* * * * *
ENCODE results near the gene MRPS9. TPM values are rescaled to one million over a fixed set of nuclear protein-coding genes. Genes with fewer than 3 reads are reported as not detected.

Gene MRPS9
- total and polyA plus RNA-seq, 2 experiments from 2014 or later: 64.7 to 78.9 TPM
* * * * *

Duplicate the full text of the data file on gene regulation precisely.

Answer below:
ENCODE results near the gene MRPS9. TPM values are rescaled to one million over a fixed set of nuclear protein-coding genes. Genes with fewer than 3 reads are reported as not detected.

Gene MRPS9
- total and polyA plus RNA-seq, 2 experiments from 2014 or later: 64.7 to 78.9 TPM